I think when it comes to language proficiency, time is your friend. You get good by doing a little bit everyday for a LOT of days. It may be marginally more efficent to wait a little bit, but I think you are probably kidding yourself if you think your grammar studies are going to go significantly (like 2x or something) faster by waiting till you know more kanji.

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Well…I’m level 52 and I have yet to finish a Genki book, so…I guess we know what path I chose to pursue xD Like you, I was (and still am) much more motivated to make progress with WK than get through Genki.
If I had told myself that I couldn’t progress on WK until I finished Genki, I would be absolutely nowhere with Japanese, period. Personally, I think it’s probably best to do both at the same time if you can, but getting a little ahead on WK won’t hurt you, if WK is more motivating to you. I guess the bottom line is, you can say you’ll prioritize one or the other, but what do you think you’ll realistically have the motivation to do, and be able to stick with consistently? If you say you’ll focus on finishing Genki first, will you actually get it done, or will you procrastinate on the language as a whole because Genki doesn’t motivate you and end up not making progress on any aspect of Japanese?

I don’t recommend that you put off Genki to the extent that I did xD But even just having gotten through ~3/4 of Genki I, I can work my way through some basic manga, largely thanks to the fact that I can recognize most of the words and piece together a lot from context. Basically, my overall reading skill is not as terrible as it should be, because knowing all the kanji and vocab from WK gives you a big leg up if you’re slightly masochistic like me and you want to try to read without a lot of intensive grammar study. It kind of depends on your personal study style, too, though. I find it more interesting to do the bare minimum grammar study and look up/pick up more things as I need them in context. That may be frustrating to other people, or their threshold for “bare minimum grammar study necessary to try reading” might be different from mine. Personally, I don’t think grammar study has much bearing on success with WK lessons at all (I’ve ignored the example sentences since day 1), but WK study definitely helps with grammar study/doing actual fun things like reading. Another thing to consider is what your primary goals are. Do you just want to read above all else? Or is production/communication a higher priority for you? My reading/passive vocabulary is pretty ok, but my production skills are pretty poor, and if your goal is to be able to actively use all the words you learn, a textbook would definitely be a better first priority than WK.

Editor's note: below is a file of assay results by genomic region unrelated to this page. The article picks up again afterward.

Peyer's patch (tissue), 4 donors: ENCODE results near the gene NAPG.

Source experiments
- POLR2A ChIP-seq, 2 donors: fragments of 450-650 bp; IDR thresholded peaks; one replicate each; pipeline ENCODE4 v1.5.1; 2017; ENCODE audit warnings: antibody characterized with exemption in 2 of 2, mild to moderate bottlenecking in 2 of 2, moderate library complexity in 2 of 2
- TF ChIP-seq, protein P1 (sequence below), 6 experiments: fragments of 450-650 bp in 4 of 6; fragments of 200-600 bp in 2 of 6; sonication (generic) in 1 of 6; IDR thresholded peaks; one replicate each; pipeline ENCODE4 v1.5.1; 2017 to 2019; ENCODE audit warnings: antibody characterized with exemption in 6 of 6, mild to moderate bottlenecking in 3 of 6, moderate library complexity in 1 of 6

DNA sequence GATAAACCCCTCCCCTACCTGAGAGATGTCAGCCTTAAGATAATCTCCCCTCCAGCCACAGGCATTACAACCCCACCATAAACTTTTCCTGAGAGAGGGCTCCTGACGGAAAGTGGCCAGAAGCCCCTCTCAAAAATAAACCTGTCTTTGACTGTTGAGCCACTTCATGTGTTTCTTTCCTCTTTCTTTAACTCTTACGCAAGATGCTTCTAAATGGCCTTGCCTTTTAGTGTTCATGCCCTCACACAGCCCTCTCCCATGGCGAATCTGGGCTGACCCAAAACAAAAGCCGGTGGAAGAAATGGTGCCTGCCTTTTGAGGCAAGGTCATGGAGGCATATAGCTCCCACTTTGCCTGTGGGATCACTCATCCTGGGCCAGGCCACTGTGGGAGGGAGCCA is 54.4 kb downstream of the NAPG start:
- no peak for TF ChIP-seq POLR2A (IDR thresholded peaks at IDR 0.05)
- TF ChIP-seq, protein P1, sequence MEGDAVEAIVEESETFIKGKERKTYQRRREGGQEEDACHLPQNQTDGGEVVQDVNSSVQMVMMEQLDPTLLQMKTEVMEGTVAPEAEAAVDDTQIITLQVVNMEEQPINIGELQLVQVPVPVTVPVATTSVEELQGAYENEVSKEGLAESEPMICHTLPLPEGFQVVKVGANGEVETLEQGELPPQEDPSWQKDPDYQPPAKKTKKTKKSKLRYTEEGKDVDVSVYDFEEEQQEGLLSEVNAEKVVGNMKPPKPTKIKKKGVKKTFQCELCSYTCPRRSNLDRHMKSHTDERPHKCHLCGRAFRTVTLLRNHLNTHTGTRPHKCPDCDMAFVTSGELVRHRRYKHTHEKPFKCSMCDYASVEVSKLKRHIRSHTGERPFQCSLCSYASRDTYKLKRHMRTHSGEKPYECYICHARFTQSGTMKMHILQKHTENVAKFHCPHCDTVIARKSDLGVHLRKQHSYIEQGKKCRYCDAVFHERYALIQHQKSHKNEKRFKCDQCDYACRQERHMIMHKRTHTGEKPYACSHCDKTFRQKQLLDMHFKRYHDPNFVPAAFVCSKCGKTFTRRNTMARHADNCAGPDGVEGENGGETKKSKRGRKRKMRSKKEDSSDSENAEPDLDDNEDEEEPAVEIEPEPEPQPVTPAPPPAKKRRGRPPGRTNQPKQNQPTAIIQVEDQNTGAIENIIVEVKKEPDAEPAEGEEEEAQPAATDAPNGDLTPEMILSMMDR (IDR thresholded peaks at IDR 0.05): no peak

I feel the same, you are my goal :smirk:


I think you should not give up Genki, because 1) with WK alone you won’t make much sense of Japanese, you’ll just feel overwhelmed with words that have no context, and can’t be used to put together a sentence 2) everything you learn on Genki will be useful sooner of later with WK.